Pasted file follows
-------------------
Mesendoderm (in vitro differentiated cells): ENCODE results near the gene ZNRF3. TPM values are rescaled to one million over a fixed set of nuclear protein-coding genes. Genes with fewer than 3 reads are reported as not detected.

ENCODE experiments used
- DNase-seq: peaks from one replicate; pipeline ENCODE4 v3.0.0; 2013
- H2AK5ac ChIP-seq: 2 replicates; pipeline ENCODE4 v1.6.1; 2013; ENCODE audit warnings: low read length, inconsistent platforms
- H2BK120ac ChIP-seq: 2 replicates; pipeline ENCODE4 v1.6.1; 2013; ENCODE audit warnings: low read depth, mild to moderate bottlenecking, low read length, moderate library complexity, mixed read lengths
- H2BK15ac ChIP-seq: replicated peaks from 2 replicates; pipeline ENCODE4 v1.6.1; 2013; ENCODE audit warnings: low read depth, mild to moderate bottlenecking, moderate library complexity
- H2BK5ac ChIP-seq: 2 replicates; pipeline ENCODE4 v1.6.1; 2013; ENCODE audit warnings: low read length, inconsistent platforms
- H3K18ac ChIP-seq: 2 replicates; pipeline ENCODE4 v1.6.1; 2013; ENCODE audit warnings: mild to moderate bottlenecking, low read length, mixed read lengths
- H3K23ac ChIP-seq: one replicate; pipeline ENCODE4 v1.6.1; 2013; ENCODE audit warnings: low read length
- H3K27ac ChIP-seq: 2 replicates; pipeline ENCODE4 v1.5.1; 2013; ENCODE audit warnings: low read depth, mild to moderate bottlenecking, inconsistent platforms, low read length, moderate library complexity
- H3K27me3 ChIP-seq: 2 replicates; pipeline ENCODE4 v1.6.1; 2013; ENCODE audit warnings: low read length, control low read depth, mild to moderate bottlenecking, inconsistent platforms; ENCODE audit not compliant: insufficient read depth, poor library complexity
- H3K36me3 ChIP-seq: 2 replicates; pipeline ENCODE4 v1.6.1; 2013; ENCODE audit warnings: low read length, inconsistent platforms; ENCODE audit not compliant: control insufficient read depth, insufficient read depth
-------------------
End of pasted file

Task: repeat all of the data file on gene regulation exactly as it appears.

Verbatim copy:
Mesendoderm (in vitro differentiated cells): ENCODE results near the gene ZNRF3. TPM values are rescaled to one million over a fixed set of nuclear protein-coding genes. Genes with fewer than 3 reads are reported as not detected.

ENCODE experiments used
- DNase-seq: peaks from one replicate; pipeline ENCODE4 v3.0.0; 2013
- H2AK5ac ChIP-seq: 2 replicates; pipeline ENCODE4 v1.6.1; 2013; ENCODE audit warnings: low read length, inconsistent platforms
- H2BK120ac ChIP-seq: 2 replicates; pipeline ENCODE4 v1.6.1; 2013; ENCODE audit warnings: low read depth, mild to moderate bottlenecking, low read length, moderate library complexity, mixed read lengths
- H2BK15ac ChIP-seq: replicated peaks from 2 replicates; pipeline ENCODE4 v1.6.1; 2013; ENCODE audit warnings: low read depth, mild to moderate bottlenecking, moderate library complexity
- H2BK5ac ChIP-seq: 2 replicates; pipeline ENCODE4 v1.6.1; 2013; ENCODE audit warnings: low read length, inconsistent platforms
- H3K18ac ChIP-seq: 2 replicates; pipeline ENCODE4 v1.6.1; 2013; ENCODE audit warnings: mild to moderate bottlenecking, low read length, mixed read lengths
- H3K23ac ChIP-seq: one replicate; pipeline ENCODE4 v1.6.1; 2013; ENCODE audit warnings: low read length
- H3K27ac ChIP-seq: 2 replicates; pipeline ENCODE4 v1.5.1; 2013; ENCODE audit warnings: low read depth, mild to moderate bottlenecking, inconsistent platforms, low read length, moderate library complexity
- H3K27me3 ChIP-seq: 2 replicates; pipeline ENCODE4 v1.6.1; 2013; ENCODE audit warnings: low read length, control low read depth, mild to moderate bottlenecking, inconsistent platforms; ENCODE audit not compliant: insufficient read depth, poor library complexity
- H3K36me3 ChIP-seq: 2 replicates; pipeline ENCODE4 v1.6.1; 2013; ENCODE audit warnings: low read length, inconsistent platforms; ENCODE audit not compliant: control insufficient read depth, insufficient read depth